Attack of January 6 Evacuation of the Capitol

In gas masks, Representatives Lucille Roybal-Allard, a Democrat from California, and Annie Kuster, a Democrat from New Hampshire, center, hide as rioters attempt to enter the Capitol on January 6, 2021.

Photo by Tom Williams/CQ-Roll Call, Inc via Getty Images

For many lawmakers, the Jan. 6 attack served as a wake-up call to the threat of violence in American politics. As pro-Trump mobs ransacked the Capitol, then-Vice President Mike Pence and House Speaker Nancy Pelosi were led to safety while other elected officials huddled behind gates guarded by police .

After the Capitol siege, Mother Jones reported that Republicans who criticized Trump were among the biggest spenders on security. Rep. Liz Cheney, a Republican from Wyoming who voted for Trump’s second impeachment, hired a security consulting firm and hired three Secret Service agents who had previously protected her father, former Vice President Dick Cheney.

Cheney had not previously used campaign funds for safety. Sen. Mitt Romney, a Republican from Utah who voted to convict Trump in his second impeachment, has also hired a security firm.

In the first nine months of 2021, Rep. Ilhan Omar, a Democrat from Minnesota, spent nearly $30,000 on security, according to federal records. One of the firms she retained, Aegis Logistics LLC, specializes in “executive protection” and consulting, according to its website.

Representative Alexandria Ocasio-Cortez spent $73,000 in the first 9 months of 2021 on security services, according to the New York Democrat’s disclosures with the FEC. Among its selected companies were Three Bridges NY, which offers “executive protection”, and Texas-based 24/7 Security & Investigation, which provided security service in Houston, according to the disclosures.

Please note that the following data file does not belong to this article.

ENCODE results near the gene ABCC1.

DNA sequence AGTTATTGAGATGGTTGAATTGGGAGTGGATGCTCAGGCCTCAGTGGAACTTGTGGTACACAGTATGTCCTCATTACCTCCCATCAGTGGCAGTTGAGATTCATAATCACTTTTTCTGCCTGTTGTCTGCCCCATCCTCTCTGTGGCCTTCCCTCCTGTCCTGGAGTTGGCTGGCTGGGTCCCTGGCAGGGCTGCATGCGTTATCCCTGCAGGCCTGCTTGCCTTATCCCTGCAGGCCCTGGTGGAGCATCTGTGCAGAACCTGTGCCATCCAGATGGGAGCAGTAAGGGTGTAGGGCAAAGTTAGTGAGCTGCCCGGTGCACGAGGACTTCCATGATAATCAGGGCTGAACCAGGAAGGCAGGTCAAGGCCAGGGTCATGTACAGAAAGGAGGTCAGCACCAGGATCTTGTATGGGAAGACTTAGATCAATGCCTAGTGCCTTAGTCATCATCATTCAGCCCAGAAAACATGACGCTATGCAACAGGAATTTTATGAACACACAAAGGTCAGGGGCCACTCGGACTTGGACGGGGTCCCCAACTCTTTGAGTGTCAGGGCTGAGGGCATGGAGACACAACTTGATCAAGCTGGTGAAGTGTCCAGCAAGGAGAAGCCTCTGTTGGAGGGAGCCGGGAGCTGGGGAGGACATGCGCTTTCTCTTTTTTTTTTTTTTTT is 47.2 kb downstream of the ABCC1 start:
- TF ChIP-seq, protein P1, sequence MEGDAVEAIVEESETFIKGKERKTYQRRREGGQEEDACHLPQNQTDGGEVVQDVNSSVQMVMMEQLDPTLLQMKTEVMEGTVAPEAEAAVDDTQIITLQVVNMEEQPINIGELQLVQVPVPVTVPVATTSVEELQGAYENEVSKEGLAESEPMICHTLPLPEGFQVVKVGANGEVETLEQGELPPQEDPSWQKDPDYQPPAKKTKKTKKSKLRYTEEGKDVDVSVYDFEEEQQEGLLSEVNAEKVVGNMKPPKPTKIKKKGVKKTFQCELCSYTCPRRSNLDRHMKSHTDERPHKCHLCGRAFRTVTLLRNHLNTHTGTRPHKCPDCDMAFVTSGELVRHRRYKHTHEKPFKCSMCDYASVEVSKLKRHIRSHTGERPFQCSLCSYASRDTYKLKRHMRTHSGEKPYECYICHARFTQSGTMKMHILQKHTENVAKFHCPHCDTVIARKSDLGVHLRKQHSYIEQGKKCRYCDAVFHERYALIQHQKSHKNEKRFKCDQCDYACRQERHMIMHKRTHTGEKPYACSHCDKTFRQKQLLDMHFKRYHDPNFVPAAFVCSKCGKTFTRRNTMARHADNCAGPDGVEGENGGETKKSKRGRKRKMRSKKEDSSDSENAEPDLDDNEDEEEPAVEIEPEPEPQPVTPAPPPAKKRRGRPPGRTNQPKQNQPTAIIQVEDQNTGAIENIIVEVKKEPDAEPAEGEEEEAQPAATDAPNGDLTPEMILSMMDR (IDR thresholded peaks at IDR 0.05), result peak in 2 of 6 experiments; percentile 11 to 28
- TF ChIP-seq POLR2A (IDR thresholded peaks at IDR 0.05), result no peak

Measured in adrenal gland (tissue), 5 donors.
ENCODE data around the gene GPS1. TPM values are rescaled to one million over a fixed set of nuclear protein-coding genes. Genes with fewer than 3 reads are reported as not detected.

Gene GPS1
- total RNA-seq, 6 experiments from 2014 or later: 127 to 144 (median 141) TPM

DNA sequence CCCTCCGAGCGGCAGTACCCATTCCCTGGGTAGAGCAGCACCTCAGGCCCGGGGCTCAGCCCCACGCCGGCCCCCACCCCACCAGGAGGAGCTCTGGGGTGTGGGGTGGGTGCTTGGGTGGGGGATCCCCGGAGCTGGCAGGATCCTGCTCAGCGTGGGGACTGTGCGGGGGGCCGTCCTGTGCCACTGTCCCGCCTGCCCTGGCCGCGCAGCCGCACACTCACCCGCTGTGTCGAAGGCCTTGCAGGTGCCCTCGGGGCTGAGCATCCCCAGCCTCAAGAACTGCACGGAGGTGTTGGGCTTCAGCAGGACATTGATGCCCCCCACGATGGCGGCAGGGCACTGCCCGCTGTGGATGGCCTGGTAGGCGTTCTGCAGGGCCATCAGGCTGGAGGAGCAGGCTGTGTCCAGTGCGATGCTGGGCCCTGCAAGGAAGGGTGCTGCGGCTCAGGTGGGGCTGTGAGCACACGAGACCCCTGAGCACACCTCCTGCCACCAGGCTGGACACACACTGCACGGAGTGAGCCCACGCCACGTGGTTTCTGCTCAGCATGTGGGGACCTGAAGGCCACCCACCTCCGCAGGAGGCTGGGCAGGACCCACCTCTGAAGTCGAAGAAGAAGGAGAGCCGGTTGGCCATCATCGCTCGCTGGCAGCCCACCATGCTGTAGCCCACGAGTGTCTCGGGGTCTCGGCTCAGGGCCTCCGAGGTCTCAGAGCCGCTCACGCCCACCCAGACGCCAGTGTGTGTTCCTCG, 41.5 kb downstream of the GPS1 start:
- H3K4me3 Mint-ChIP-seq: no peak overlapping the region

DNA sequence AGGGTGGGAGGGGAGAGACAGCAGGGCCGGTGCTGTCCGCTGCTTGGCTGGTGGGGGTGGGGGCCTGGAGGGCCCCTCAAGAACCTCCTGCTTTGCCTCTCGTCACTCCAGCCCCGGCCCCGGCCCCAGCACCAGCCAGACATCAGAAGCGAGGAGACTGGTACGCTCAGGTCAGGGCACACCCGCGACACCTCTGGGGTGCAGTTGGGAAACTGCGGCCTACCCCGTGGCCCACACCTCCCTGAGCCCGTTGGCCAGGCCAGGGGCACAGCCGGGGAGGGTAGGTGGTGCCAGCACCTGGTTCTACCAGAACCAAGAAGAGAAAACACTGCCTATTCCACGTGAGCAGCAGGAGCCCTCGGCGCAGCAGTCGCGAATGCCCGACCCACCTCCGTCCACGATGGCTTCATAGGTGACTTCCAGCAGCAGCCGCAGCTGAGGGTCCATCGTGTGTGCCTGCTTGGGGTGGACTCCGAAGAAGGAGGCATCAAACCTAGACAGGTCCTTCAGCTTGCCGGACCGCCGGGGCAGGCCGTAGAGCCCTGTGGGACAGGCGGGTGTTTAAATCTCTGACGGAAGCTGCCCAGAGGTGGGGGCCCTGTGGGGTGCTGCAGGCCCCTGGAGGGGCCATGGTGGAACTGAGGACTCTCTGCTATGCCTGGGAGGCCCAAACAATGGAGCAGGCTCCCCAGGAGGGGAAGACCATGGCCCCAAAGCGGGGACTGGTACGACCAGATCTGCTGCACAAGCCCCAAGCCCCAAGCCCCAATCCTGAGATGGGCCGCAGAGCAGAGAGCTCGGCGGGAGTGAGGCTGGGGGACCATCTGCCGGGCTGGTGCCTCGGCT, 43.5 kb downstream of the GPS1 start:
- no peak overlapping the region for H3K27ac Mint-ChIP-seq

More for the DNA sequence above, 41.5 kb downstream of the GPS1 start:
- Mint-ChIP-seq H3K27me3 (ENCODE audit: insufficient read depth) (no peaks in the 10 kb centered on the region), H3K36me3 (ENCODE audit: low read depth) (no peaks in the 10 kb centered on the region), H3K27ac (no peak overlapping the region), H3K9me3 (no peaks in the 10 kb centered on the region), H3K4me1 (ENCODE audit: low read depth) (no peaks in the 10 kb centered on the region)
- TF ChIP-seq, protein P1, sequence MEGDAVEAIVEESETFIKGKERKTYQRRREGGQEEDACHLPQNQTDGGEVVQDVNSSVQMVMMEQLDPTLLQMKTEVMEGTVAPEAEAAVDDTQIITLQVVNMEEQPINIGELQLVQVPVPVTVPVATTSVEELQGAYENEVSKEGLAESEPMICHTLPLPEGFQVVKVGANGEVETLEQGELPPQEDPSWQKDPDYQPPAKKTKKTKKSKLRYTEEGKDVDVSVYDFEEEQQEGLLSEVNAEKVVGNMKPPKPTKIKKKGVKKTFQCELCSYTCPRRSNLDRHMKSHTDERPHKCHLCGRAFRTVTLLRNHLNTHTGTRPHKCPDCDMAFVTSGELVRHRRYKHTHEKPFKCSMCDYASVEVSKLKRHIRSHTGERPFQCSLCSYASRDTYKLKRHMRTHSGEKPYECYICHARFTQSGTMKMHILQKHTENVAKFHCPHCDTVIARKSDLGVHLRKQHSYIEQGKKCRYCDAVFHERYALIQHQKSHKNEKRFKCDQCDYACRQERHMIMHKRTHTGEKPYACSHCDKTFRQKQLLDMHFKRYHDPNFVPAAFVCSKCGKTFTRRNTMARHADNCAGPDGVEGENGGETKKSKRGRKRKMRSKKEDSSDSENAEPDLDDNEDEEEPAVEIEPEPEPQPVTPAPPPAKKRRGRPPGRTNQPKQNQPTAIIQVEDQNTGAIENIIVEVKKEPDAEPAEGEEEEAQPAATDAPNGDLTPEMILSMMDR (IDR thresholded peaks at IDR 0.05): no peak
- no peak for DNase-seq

Republican Sen. Ted Cruz of Texas spent nearly $250,000 on the services of Atlas Glinn, a security firm that bills itself as skilled in “dignitary protection, training, consulting and investigations.” The homepage of Atlas Glinn’s website features a smiling Cruz with his arm around the company’s founder and CEO, Matthew Brockmann.

Warnock spent nearly $500,000 in 2021 on executive protection agencies.

A row of police in riot gear.

United States Capitol Police at a ‘Justice for January 6’ rally.

Alan Chin for Insider

Beyond the January 6 attacks, prominent politicians have been plotted or seriously injured in attacks.

A gunman shot Representative Gabrielle Giffords, an Arizona Democrat, in the head at a constituent event in 2011, nearly killing her. In 2017, a gunman shot Republican House Whip Steve Scalise of Louisiana while practicing for the annual Congressional baseball game in Alexandria, Virginia. A neighbor attacked Republican Senator Rand Paul of Kentucky, breaking several ribs and slicing his face.

In 2020, 14 men were arrested and charged in connection with an alleged plot to kidnap Michigan Governor Gretchen Whitmer. Of the six people arrested on federal kidnapping charges, one has pleaded guilty and is expected to testify against the others in a trial later this year.

Death threats, meanwhile, have become commonplace in politics. Then-Capitol Police Chief Yogananda Pittman said in March that threats against federal lawmakers nearly doubled in the first two months of 2021 compared to the first two months of 2020.

And the threats are not just aimed at elected officials, but also at unelected officials.

Unlike an American president, members of Congress do not receive screenings from the Secret Service. The United States Capitol Police, meanwhile, generally do not travel with or directly protect legislators when they are away from the Capitol complex, with the exception of large-scale events such as congressional conventions. presidential appointment.

“There is a reasonable fear that I think any campaign could have of being targeted. We have not only seen the January 6 attacks, but an increasing number of election officials under threat,” said Lee Drutman, senior researcher at New America who studied political violence. “There is a growing movement of far-right activists who are fundamentally spoiling the Civil War.”